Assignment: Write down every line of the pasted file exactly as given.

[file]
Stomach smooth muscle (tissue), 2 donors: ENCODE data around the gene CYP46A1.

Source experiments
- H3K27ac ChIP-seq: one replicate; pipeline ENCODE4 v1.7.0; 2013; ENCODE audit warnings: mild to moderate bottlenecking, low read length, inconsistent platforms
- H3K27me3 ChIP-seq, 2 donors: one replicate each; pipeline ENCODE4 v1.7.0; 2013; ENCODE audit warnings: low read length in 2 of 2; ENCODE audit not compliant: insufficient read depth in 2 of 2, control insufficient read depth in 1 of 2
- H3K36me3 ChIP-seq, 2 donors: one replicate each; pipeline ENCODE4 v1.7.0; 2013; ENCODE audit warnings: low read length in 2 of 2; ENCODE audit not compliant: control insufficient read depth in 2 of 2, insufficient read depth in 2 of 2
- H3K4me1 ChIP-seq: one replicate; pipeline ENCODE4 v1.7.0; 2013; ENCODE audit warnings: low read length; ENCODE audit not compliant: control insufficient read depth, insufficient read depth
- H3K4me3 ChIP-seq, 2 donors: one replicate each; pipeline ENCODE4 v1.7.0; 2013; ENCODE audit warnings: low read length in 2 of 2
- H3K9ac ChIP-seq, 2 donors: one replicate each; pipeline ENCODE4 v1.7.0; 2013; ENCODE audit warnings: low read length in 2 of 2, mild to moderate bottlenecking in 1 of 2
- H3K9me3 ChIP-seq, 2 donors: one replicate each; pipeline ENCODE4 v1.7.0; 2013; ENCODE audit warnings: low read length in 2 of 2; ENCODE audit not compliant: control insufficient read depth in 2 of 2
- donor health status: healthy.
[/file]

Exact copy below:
Stomach smooth muscle (tissue), 2 donors: ENCODE data around the gene CYP46A1.

Source experiments
- H3K27ac ChIP-seq: one replicate; pipeline ENCODE4 v1.7.0; 2013; ENCODE audit warnings: mild to moderate bottlenecking, low read length, inconsistent platforms
- H3K27me3 ChIP-seq, 2 donors: one replicate each; pipeline ENCODE4 v1.7.0; 2013; ENCODE audit warnings: low read length in 2 of 2; ENCODE audit not compliant: insufficient read depth in 2 of 2, control insufficient read depth in 1 of 2
- H3K36me3 ChIP-seq, 2 donors: one replicate each; pipeline ENCODE4 v1.7.0; 2013; ENCODE audit warnings: low read length in 2 of 2; ENCODE audit not compliant: control insufficient read depth in 2 of 2, insufficient read depth in 2 of 2
- H3K4me1 ChIP-seq: one replicate; pipeline ENCODE4 v1.7.0; 2013; ENCODE audit warnings: low read length; ENCODE audit not compliant: control insufficient read depth, insufficient read depth
- H3K4me3 ChIP-seq, 2 donors: one replicate each; pipeline ENCODE4 v1.7.0; 2013; ENCODE audit warnings: low read length in 2 of 2
- H3K9ac ChIP-seq, 2 donors: one replicate each; pipeline ENCODE4 v1.7.0; 2013; ENCODE audit warnings: low read length in 2 of 2, mild to moderate bottlenecking in 1 of 2
- H3K9me3 ChIP-seq, 2 donors: one replicate each; pipeline ENCODE4 v1.7.0; 2013; ENCODE audit warnings: low read length in 2 of 2; ENCODE audit not compliant: control insufficient read depth in 2 of 2
- donor health status: healthy.